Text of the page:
• May 6, 2024
  • By Leonard Klie, Editor, CRM magazine and SmartCustomerService.com

CRM Embraces Financial Transactions Like Never Before

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With the 2024 election cycle now in full swing, the economy is a major factor on voter’s minds as they consider their candidates. Inflation, interest rates, and higher prices for everything from eggs to gasoline are the so-called kitchen-table issues that will have a big impact at the polls this year.

Companies are not immune from the financial crunch, either. Sure, they have the luxury of being able to pass on their higher costs to the consumer by raising the prices for their goods and services as market conditions change. But they can only go so far. After all, customers place a premium on price predictability, which has to inform how often businesses adjust their prices, according to Jim Vaughn, global head of pricing advisory services at Zilliant, whose newest book is featured in our Required Reading section this month. And while they will always prefer smaller increases over larger ones, consumers really don’t like the “death-by-a-thousand-cuts price increase approach,” he tells me, urging companies that “understanding what customers value beyond product fit is key to a well-aligned relationship.”

Ah, there’s the CRM angle, that ever-so-important customer relationship piece. I bet you were wondering where this was going, since pricing has traditionally been a back-office function handled by the corporate bean counters using configure-price-quote (CPQ) software and enterprise resource planning (ERP) solutions.

Vaughn further relates that “the ability to match price to the benefit the buyer will receive allows businesses to tap new customer markets, and…makes those customers very sticky.”

Users of these unified systems can connect tactical pricing data derived from analytics to strategic/operational business intent/objectives, he goes on to say.

Pricing isn’t the only financial aspect of corporate life that is getting more ingrained into CRM. As we point out in our third feature, “CRM Now Shows Companies the Money,” companies are now tying their payment processing directly into the e-commerce and CRM platforms they use. The benefits are significant; chief among them is a shortening of the time between when the consumer first discovers the initial product/service and when the sale is finalized.

For the consumer, it creates a seamless process, from start to finish, without the friction of having to switch between platforms and applications. For the company, it provides yet one more source of data that can shape future marketing and sales outreach. Companies might not want to aggressively pursue opportunities with a client who has a hard time paying his bills. Also, being able to see how the client likes to pay right within the CRM system allows for just one more oh-so-valuable opportunity for personalization of the user experience and improving operational efficiencies. The bottom line is that companies can get paid faster.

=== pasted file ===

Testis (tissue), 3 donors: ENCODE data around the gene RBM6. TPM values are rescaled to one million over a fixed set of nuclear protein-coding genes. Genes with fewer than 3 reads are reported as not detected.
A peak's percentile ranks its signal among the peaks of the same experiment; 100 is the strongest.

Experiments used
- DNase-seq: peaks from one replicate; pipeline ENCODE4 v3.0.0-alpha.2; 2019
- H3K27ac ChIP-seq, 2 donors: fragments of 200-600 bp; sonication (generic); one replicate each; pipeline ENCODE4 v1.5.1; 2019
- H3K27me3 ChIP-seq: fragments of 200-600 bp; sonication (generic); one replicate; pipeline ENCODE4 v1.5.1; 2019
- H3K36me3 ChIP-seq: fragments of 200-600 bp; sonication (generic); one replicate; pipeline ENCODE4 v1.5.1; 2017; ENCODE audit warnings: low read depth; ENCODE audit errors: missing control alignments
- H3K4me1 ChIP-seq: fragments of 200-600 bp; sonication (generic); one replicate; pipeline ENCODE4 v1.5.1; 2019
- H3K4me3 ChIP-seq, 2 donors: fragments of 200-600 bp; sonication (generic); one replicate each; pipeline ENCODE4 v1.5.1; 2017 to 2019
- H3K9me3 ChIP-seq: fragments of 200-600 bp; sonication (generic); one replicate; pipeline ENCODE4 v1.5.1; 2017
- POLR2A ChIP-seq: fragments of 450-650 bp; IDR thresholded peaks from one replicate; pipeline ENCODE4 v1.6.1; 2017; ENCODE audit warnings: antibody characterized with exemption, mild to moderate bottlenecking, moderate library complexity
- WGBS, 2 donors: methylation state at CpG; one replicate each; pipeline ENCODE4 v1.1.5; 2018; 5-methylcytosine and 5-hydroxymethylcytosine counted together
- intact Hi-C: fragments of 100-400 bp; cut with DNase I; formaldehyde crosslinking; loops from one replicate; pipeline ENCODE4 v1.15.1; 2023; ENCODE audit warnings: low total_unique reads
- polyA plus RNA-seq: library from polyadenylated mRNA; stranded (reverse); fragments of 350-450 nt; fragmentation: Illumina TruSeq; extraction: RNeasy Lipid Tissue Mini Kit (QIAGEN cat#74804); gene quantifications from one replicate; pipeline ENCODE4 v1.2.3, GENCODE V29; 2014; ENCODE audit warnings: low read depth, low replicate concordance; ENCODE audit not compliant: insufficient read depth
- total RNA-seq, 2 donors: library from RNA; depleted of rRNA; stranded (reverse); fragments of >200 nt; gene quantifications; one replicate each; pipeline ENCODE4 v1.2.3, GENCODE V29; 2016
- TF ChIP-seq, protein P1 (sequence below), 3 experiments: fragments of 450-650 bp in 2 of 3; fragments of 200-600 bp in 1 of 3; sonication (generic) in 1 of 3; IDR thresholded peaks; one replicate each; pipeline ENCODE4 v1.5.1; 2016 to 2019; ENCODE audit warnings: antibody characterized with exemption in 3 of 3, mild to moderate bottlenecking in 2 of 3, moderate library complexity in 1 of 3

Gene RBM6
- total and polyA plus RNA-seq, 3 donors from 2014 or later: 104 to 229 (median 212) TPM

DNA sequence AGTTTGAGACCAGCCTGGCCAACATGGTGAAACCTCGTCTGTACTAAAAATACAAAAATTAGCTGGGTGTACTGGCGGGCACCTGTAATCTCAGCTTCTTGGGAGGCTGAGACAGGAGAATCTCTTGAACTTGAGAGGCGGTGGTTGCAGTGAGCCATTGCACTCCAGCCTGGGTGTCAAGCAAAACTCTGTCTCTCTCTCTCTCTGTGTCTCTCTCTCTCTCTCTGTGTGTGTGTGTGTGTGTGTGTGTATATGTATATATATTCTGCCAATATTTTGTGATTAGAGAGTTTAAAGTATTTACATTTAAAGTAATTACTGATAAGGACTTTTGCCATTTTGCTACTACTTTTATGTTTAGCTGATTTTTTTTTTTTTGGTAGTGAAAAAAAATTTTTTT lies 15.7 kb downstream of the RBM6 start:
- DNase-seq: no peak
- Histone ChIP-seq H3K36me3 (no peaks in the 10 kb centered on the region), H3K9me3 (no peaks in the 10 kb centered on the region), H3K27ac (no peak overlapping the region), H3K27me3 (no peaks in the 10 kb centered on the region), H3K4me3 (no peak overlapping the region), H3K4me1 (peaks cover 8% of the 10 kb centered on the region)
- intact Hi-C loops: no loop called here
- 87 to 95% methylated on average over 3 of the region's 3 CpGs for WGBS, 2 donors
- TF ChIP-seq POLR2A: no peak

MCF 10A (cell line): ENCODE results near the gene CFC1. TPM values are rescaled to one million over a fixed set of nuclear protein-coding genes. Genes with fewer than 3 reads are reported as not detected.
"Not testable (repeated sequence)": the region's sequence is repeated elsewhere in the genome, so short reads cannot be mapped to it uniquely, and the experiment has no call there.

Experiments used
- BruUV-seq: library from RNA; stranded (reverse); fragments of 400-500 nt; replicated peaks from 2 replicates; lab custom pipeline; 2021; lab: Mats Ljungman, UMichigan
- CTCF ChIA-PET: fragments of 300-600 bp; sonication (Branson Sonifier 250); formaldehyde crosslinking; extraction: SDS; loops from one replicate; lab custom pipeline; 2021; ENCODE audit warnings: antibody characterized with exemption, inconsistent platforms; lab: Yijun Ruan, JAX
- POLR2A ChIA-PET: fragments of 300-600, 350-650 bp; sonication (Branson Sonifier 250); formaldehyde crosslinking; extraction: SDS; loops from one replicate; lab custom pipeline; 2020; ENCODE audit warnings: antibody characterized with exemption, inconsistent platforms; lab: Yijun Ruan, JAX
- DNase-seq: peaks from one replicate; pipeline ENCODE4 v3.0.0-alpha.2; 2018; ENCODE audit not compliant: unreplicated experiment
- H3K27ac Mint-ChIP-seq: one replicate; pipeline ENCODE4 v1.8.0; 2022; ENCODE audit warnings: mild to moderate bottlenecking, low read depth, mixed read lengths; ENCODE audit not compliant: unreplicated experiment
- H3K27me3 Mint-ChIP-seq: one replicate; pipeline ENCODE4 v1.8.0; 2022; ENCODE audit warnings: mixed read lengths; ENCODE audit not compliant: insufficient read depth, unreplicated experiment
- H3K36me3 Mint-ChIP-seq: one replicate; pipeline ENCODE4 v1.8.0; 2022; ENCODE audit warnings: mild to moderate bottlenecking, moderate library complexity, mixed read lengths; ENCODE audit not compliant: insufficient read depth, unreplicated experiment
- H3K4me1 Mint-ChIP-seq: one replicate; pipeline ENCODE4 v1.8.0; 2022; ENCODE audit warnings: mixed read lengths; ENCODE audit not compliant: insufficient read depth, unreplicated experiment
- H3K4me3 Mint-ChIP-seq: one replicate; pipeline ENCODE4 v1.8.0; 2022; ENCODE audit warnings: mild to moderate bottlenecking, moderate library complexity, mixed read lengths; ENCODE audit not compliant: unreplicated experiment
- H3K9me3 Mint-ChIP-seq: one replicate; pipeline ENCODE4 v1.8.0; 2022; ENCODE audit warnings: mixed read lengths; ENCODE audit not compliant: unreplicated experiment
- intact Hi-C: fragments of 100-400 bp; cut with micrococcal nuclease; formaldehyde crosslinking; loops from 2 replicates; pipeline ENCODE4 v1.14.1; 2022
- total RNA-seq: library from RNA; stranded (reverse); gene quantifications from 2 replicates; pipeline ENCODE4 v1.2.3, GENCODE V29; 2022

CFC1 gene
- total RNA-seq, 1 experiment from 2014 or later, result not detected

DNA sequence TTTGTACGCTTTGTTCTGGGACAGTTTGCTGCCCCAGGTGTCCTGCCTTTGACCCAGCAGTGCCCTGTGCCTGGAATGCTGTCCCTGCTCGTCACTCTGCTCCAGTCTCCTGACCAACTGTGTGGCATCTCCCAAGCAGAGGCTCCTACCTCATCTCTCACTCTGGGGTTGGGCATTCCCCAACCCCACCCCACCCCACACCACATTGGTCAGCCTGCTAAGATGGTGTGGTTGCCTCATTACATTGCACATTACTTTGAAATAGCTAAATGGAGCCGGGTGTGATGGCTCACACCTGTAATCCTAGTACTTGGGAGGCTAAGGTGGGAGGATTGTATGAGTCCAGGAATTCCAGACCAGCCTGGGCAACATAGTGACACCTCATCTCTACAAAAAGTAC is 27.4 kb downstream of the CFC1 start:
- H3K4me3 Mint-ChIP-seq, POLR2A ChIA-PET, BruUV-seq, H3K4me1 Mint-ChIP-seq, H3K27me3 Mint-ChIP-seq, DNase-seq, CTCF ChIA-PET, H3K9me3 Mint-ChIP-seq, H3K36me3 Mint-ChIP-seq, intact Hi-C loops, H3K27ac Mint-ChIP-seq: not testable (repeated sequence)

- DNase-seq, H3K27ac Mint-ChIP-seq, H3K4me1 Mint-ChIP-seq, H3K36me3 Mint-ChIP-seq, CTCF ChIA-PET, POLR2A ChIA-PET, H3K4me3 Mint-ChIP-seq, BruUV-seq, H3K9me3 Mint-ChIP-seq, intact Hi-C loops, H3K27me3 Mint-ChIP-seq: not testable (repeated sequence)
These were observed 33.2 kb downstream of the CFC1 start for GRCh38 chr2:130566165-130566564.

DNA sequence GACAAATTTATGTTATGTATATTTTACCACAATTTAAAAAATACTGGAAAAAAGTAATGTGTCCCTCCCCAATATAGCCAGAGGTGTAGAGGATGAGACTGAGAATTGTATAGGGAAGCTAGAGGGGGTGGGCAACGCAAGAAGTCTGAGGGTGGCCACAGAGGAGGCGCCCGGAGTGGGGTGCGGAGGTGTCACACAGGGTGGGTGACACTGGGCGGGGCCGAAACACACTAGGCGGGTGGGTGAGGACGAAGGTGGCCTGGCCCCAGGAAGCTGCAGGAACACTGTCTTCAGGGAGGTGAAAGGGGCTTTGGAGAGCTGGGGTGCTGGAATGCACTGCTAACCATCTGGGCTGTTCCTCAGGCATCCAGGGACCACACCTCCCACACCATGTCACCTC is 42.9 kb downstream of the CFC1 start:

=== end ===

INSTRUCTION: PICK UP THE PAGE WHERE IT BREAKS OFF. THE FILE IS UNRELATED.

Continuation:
And it also leads to profitability. Just look at the Heylo case study that we present in our Real ROI section this month. When the company, which manages membership communities for its clients, started taking payments integrated back into its CRM system, its business model changed to the point where it is now handling more than $1.5 million for its members, up from just a few thousand dollars a year ago.

I continue to be impressed by all the ways that CRM is expanding and all the other business systems that are now being linked to it. It makes sense for the payment and e-commerce integration to happen now; much of the data is the same, whether it’s being used to send a promotional offer, follow up after a sales call, or issue an overdue payment reminder.

And, if nothing else, we know that customers want their transactions to be as seamless and free of friction as possible. If all of this means that companies can eliminate one or two handoffs between systems and departments, then everyone wins—the company, the consumer, the financial institutions, and anyone in between. But let’s not change the meaning of CRM to Customer Relationships and Money just yet.

Leonard Klie is the editor of CRM magazine. He can be reached at lklie@infotoday.com.

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